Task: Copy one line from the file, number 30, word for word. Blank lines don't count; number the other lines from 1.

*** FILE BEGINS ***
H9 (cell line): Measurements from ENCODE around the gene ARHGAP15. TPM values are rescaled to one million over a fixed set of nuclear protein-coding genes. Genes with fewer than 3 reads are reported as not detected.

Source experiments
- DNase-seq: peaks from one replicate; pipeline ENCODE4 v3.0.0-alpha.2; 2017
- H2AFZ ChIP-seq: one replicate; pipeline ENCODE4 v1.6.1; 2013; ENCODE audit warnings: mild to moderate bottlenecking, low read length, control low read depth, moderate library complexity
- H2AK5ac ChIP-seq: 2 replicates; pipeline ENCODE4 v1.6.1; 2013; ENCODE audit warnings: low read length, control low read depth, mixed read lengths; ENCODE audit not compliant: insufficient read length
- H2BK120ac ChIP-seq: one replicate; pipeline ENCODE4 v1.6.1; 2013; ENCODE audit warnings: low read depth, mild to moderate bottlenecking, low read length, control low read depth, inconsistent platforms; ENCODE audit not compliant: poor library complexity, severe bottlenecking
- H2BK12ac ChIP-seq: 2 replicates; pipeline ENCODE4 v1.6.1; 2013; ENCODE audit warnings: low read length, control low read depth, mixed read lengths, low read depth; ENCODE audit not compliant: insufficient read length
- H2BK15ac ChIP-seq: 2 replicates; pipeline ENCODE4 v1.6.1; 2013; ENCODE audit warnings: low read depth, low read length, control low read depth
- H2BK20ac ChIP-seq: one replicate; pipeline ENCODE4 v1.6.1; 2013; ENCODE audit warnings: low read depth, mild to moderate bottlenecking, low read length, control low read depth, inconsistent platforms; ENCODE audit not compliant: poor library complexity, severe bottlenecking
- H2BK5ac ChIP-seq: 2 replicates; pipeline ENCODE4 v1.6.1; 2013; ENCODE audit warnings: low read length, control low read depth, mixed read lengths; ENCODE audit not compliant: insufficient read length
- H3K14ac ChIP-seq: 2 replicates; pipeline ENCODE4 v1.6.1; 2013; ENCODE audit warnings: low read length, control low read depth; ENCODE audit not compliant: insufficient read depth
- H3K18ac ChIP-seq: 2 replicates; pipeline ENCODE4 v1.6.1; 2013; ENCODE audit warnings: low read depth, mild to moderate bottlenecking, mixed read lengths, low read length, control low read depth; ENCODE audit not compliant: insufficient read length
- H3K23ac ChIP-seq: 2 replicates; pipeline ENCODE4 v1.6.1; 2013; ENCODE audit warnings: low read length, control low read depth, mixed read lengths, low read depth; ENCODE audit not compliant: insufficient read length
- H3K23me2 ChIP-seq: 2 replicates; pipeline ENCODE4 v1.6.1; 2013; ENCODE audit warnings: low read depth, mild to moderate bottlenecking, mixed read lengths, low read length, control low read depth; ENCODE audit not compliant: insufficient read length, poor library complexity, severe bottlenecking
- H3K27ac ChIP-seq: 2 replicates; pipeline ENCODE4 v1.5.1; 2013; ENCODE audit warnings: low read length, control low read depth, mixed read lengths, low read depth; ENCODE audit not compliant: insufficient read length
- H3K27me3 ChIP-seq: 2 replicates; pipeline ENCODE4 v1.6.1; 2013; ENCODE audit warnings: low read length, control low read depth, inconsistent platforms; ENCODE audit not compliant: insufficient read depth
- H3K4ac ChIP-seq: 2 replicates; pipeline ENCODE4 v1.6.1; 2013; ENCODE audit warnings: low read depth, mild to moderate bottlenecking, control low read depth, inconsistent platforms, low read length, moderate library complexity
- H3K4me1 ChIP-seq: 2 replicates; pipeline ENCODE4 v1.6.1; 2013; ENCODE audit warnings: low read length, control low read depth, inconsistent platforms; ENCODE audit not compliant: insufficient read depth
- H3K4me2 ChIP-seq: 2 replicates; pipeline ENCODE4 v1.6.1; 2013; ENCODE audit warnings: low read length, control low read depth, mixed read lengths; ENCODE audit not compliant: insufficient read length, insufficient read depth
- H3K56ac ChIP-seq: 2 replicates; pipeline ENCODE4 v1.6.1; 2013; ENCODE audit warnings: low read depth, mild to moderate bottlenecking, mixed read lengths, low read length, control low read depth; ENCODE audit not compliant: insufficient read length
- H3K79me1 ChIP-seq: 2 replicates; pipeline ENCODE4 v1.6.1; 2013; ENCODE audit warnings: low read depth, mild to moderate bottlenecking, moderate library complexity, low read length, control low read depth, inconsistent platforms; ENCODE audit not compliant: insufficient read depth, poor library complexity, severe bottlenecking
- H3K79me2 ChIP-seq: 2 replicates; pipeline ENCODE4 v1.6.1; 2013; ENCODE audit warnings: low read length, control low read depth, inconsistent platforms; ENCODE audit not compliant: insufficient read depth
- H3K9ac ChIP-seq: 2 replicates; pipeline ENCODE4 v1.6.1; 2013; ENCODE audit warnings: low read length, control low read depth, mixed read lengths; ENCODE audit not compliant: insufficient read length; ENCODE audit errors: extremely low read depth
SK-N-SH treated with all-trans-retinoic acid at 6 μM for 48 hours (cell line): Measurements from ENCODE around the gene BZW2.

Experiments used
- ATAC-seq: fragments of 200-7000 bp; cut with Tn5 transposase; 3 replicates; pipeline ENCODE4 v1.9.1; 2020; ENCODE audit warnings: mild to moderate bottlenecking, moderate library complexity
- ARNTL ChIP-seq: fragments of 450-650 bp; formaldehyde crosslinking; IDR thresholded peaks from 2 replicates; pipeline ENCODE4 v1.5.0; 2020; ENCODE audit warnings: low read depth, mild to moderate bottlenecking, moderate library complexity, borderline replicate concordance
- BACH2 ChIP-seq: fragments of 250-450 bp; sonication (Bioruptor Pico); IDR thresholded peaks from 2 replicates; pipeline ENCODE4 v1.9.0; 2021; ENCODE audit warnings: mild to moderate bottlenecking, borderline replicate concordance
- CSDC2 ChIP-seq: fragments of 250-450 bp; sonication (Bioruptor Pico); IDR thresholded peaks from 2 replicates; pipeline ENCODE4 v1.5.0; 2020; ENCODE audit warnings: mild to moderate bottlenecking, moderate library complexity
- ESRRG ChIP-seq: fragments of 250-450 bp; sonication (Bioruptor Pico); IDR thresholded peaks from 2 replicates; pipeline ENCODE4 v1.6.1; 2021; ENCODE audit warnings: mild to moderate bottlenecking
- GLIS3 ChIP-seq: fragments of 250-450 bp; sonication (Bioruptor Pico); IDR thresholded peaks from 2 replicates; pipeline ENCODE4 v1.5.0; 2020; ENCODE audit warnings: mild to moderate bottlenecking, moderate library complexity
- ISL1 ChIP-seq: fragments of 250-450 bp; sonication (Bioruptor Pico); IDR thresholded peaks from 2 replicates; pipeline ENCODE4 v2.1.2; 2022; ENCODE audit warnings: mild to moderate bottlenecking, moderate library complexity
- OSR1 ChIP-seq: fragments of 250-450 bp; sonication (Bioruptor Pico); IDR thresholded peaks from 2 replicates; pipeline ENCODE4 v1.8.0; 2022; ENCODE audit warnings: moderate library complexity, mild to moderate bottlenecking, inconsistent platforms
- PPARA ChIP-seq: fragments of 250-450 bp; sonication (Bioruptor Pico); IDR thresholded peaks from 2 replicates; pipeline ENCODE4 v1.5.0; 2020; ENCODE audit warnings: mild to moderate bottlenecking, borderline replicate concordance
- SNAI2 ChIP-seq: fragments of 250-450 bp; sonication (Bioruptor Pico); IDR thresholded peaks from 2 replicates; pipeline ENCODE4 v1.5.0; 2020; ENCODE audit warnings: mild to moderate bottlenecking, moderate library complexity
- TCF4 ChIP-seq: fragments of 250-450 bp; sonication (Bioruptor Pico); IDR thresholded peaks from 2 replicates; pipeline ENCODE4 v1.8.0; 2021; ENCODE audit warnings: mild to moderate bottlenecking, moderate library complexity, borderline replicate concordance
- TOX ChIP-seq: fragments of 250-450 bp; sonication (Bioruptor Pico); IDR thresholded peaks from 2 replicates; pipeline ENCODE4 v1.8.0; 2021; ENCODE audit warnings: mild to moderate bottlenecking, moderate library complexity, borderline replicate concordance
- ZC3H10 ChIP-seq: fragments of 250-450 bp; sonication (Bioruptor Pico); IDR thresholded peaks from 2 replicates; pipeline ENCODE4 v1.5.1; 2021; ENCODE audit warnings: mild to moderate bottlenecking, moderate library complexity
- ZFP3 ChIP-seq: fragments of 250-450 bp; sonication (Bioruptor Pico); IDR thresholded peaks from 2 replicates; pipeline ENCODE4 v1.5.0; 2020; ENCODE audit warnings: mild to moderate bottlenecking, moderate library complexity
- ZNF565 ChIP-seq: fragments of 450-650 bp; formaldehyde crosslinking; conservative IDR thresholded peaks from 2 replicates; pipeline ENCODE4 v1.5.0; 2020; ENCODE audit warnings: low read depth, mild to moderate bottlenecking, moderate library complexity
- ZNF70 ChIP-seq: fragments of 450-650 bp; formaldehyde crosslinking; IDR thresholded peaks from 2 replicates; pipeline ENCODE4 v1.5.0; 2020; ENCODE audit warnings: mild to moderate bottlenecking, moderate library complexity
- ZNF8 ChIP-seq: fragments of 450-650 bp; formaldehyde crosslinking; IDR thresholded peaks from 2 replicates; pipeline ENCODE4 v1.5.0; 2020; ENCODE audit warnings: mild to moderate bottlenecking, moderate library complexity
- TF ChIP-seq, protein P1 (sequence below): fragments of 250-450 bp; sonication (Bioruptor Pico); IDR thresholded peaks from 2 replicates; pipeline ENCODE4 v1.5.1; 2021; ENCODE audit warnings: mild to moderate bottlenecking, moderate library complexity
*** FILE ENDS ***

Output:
- ESRRG ChIP-seq: fragments of 250-450 bp; sonication (Bioruptor Pico); IDR thresholded peaks from 2 replicates; pipeline ENCODE4 v1.6.1; 2021; ENCODE audit warnings: mild to moderate bottlenecking